Restraint & Seclusion: Federal Data Highlights Continued Impact on Students with Disabilities
In June of 2019, we published an article that reviewed basic facts about restraint and seclusion of students with disabilities in New Jersey. That article responded to questions from parents and teachers who asked our team about whether restraint was ever “legal” under New Jersey law. As we explained, in some circumstances, set forth in the law, New Jersey does permit restraint of students. The law requires specific documentation and response to all incidents. In addition to the New Jersey law, it is important to be aware of the strong guidance from the federal government about the use of restraint and seclusion for students. Federal law and policy guidance makes abundantly clear that improper use of restraint and seclusion violates civil rights laws that protect students.
This update offers a very broad overview of some of the guidance on restraint and seclusion that the federal Office for Civil Rights (OCR) and United States Department of Education (USDOE), Office of Special Education and Rehabilitation Services (OSERS) has issued since January 2019.
In January of 2019, the OCR launched ramped-up efforts at curbing the use of restraint and seclusion through (it said) increased compliance monitoring, data collection and technical assistance to school districts: https://www.ed.gov/news/press-releases/us-department-education-announces-initiative-address-inappropriate-use-restraint-and-seclusion-protect-children-disabilities-ensure-compliance-federal-laws
On January 9, 2020, OCR published a webinar on the use of restraint and seclusion in schools:https://www.youtube.com/watch?v=EZ9Yx0LC8TI&feature=youtu.be. The free, on-line webinar sets forth the key definitions related to restraint and seclusion, and offers an overview of how students are protected from restraint and seclusion under federal law.
Some key points from the webinar include:
Improper use of restraint is a violation of federal civil rights laws that protect students.
Where a student exhibits behavioral difficulties in school, educators should evaluate a student’s needs to confirm whether the student has a disability or needs additional intervention and referral.
The OCR and OSEP presume that if a Free Appropriate Public Education (a “FAPE”) is in place, a student’s behaviors will be properly supported and minimized, eliminating any need for restraint.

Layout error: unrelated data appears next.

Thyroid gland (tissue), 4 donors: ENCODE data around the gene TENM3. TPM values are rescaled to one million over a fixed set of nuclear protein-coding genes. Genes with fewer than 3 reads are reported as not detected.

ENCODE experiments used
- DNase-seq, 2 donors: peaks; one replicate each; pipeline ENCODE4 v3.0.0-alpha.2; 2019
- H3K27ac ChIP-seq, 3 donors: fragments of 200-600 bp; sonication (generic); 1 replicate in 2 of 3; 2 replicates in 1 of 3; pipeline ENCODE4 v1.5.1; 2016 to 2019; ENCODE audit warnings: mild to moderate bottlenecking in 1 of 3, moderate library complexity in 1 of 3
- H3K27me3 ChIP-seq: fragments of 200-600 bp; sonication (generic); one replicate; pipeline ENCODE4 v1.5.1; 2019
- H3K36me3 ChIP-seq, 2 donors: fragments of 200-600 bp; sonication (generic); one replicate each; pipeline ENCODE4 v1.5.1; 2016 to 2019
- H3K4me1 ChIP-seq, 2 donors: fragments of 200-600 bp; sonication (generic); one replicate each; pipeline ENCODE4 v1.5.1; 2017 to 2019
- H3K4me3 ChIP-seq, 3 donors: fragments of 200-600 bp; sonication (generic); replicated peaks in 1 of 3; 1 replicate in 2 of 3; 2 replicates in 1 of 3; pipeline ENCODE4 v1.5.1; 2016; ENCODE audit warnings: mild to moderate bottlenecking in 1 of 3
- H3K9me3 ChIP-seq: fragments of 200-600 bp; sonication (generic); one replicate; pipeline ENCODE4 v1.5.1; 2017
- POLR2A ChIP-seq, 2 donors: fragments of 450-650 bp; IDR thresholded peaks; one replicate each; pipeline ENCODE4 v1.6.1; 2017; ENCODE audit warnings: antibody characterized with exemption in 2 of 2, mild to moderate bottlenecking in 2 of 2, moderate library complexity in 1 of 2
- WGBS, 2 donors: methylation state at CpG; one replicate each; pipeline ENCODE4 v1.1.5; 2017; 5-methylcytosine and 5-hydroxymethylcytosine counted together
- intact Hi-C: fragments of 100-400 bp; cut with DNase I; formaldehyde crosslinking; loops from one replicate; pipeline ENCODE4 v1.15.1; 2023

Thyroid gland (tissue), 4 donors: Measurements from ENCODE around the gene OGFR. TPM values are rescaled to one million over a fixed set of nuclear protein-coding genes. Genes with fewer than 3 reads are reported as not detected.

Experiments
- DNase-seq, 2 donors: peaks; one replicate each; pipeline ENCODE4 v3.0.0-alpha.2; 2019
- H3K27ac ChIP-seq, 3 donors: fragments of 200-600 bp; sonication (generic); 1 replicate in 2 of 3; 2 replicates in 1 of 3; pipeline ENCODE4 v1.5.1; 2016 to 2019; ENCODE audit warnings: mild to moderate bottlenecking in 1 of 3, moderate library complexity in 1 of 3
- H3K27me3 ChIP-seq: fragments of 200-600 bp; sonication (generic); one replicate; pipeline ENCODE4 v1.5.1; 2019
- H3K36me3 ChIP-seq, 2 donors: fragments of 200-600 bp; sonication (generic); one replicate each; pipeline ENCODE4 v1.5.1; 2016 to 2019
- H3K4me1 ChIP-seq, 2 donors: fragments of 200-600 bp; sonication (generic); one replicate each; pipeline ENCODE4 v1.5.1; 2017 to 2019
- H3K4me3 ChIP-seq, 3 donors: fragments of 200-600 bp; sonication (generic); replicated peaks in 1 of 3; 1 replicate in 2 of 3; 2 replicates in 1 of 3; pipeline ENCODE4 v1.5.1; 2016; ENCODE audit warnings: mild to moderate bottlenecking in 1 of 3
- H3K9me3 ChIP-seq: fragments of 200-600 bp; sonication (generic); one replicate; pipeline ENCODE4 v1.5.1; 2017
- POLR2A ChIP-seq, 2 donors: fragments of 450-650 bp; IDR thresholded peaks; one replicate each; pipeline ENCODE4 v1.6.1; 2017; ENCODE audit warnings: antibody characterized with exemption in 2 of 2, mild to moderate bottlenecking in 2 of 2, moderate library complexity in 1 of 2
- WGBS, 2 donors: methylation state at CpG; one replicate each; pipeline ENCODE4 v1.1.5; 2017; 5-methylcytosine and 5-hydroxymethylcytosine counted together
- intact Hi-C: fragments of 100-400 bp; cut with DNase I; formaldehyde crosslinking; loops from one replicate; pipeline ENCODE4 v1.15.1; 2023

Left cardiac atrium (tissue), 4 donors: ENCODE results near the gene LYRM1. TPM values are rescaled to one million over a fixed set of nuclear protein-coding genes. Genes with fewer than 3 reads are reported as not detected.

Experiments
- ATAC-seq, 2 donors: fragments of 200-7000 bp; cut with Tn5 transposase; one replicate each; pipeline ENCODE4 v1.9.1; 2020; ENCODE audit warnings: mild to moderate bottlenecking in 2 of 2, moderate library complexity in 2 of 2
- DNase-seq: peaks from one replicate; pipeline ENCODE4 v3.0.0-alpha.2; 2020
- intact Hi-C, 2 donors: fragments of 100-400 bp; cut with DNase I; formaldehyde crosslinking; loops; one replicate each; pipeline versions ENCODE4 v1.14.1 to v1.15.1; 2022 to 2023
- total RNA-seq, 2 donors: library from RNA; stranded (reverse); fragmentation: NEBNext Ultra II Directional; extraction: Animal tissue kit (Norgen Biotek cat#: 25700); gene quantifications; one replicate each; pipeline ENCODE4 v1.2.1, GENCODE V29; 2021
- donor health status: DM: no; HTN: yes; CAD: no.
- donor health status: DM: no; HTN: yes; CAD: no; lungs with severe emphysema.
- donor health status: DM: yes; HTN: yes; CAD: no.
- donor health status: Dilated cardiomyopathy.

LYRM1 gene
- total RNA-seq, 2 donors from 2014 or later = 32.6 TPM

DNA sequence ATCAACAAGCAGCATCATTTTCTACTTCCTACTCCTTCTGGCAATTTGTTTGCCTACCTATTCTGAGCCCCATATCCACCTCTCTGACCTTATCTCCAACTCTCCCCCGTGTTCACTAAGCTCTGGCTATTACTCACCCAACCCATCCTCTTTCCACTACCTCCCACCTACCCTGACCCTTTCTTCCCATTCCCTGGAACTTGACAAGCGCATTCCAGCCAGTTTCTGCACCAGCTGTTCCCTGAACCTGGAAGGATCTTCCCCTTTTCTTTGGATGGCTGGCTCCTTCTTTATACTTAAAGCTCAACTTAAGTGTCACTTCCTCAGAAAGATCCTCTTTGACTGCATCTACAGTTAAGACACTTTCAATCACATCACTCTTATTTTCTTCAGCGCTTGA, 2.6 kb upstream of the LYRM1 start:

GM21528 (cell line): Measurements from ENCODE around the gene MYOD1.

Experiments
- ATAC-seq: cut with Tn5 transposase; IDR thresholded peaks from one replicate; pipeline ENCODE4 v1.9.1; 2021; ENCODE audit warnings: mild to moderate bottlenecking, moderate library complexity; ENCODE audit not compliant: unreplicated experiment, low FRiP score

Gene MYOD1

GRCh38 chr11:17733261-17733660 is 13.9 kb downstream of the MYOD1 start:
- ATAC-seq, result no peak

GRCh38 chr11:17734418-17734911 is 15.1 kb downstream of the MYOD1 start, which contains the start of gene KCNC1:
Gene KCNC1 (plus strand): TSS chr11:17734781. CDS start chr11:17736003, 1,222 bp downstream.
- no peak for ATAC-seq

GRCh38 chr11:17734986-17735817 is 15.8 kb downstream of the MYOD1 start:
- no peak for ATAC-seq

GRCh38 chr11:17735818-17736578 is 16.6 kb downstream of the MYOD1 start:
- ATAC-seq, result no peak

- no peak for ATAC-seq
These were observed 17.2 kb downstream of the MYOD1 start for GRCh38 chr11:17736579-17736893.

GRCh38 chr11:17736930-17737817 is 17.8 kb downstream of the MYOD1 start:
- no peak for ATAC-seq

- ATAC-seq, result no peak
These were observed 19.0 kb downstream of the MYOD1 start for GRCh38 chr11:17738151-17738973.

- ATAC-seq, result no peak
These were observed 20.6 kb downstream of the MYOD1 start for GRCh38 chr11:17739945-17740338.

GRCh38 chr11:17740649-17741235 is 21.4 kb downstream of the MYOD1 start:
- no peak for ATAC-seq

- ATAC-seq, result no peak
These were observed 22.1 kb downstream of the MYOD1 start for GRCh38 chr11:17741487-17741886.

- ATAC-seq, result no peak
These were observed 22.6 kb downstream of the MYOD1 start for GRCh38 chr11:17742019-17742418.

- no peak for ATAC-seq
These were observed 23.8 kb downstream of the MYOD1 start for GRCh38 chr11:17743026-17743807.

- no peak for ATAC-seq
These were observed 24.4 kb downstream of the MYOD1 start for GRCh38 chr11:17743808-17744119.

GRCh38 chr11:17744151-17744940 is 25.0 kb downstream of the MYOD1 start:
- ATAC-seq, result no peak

Thus, where a student continues to exhibit behaviors that disrupt their learning or that of others, school personnel must change the support strategies being used. This issue is further discussed in other federal guidance, including in a 2016 “Dear Colleague Letter.” That guidance states: “For a student already identified as a student with a disability, a school’s use of restraint or seclusion could be evidence that the student’s current array of regular or special education and related aids and services is not addressing the student’s needs.” (See page 11).
This on-going obligation to evaluate, address and adjust strategies being used to support students is also emphasized in the NJ state guidance, Restraint and Seclusion Guidance for Students with Disabilities.
Most recently, on October 15, 2020, the United States Department of Education issued a brief on the 2017-2018 restraint and seclusion data. Based on the data, 80% of the students subjected to restraint and seclusion were students with disabilities under the Individuals with Education Act (IDEA). This staggering statistic confirms the need for continued, increased oversight, data collection and an emphasis on training for all stakeholders.
As explained by the OCR:
“[The data] illustrate that students with disabilities (served by IDEA) are treated far more harshly than their peers without disabilities; for example, they are twice as likely to receive an out-of-school suspension (13%) as are students without disabilities (6%)….They are also 75% of students physically restrained at school and make up 25% of students arrested and referred to law enforcement.”
For additional reading and detailed federal guidance on restraint and seclusion, you can refer to the 2016 Dear Colleague Letter: Restraint and Seclusion of Students with Disabilities.
Another great resource for research and information is the website for The Alliance Against Restraint and Seclusion.
We welcome your comments, questions and concerns about this topic. Contact us directly at firstname.lastname@example.org or call our office at 856-642-6445.
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This material is for educational purposes only; it does not provide legal advice. Please be advised that there is no attorney-client relationship between you and Advo-Kids or this author. This article should not be used as a substitute for competent legal advice from a licensed professional attorney in your state.